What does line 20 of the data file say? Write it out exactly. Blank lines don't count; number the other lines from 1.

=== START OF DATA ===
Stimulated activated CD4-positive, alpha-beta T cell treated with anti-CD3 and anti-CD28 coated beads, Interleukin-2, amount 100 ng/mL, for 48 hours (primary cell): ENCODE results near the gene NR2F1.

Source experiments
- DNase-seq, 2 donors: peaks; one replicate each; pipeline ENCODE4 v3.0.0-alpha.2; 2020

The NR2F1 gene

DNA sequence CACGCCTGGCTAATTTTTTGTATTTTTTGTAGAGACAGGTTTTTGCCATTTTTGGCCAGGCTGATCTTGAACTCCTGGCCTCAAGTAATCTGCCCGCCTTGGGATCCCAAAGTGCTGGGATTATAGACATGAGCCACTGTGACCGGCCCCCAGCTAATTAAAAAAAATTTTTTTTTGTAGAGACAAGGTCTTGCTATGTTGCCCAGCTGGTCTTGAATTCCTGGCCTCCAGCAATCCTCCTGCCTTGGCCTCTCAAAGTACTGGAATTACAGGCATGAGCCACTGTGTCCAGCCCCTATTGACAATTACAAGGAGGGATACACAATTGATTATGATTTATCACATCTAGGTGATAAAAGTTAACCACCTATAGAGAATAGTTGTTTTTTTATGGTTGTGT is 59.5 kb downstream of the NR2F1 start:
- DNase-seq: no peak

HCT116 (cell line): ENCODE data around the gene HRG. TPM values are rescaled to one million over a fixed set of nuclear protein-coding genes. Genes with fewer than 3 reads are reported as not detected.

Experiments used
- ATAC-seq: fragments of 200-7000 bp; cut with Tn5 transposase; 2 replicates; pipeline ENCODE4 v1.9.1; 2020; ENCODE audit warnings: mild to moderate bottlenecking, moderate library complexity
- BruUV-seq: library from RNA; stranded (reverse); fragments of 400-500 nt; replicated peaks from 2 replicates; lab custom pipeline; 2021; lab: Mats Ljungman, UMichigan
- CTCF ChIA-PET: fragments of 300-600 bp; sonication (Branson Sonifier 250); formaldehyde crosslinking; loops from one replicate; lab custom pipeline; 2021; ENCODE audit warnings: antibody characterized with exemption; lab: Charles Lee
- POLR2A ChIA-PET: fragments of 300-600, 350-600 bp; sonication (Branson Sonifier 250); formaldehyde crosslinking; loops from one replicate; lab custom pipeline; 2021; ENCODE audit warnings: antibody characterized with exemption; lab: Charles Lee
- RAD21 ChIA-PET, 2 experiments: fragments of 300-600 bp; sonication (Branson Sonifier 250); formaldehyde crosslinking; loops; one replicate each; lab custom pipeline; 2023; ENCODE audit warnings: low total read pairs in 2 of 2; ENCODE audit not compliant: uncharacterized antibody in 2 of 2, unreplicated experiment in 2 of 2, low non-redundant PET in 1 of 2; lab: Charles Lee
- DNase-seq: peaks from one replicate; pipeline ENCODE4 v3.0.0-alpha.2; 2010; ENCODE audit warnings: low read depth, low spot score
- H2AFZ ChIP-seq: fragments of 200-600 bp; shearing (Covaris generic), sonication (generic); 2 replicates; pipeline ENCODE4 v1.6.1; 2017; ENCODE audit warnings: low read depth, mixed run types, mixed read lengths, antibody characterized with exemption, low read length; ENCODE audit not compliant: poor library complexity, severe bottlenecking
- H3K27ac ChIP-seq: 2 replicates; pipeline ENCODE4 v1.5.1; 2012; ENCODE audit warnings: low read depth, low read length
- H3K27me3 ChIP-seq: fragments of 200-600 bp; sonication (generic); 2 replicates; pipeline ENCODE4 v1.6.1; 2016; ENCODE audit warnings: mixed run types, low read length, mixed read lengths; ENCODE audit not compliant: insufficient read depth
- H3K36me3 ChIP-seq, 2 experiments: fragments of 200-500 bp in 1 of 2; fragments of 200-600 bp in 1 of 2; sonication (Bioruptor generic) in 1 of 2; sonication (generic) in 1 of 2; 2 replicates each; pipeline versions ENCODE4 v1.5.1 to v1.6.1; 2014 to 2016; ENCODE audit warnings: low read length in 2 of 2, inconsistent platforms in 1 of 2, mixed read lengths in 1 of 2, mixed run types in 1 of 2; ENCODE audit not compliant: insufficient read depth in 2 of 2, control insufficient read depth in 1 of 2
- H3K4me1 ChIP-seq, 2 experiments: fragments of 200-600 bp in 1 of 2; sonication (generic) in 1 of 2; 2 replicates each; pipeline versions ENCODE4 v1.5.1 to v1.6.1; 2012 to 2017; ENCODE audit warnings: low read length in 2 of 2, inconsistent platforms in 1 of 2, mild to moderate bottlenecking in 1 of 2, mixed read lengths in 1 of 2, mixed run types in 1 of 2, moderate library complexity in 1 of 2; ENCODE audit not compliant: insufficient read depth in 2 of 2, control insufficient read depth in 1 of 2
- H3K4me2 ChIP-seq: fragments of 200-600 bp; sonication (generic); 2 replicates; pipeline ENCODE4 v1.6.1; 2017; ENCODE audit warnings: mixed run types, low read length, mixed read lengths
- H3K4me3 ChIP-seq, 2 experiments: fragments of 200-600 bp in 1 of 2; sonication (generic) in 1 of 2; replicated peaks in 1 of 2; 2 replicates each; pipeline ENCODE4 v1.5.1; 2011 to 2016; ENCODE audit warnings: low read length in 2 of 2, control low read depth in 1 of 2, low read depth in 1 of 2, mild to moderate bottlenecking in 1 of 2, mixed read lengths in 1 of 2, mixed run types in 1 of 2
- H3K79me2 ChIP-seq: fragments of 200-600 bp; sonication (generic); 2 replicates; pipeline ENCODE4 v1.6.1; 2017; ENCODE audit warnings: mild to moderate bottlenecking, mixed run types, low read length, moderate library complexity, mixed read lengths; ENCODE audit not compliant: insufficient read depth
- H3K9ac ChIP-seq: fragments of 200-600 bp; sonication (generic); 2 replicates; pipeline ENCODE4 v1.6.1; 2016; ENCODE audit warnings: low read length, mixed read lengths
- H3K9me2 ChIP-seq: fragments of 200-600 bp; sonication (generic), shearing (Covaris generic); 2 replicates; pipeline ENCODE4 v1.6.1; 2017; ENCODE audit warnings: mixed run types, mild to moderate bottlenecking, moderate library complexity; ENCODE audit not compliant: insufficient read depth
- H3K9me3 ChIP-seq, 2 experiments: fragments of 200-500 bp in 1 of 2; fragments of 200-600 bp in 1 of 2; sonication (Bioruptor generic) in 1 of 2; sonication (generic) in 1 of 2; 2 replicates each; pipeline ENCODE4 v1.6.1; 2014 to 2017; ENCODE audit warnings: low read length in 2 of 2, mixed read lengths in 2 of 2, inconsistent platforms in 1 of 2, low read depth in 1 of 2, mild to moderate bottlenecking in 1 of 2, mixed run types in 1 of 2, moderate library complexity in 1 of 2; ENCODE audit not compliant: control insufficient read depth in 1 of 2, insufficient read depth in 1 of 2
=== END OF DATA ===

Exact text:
- H3K4me2 ChIP-seq: fragments of 200-600 bp; sonication (generic); 2 replicates; pipeline ENCODE4 v1.6.1; 2017; ENCODE audit warnings: mixed run types, low read length, mixed read lengths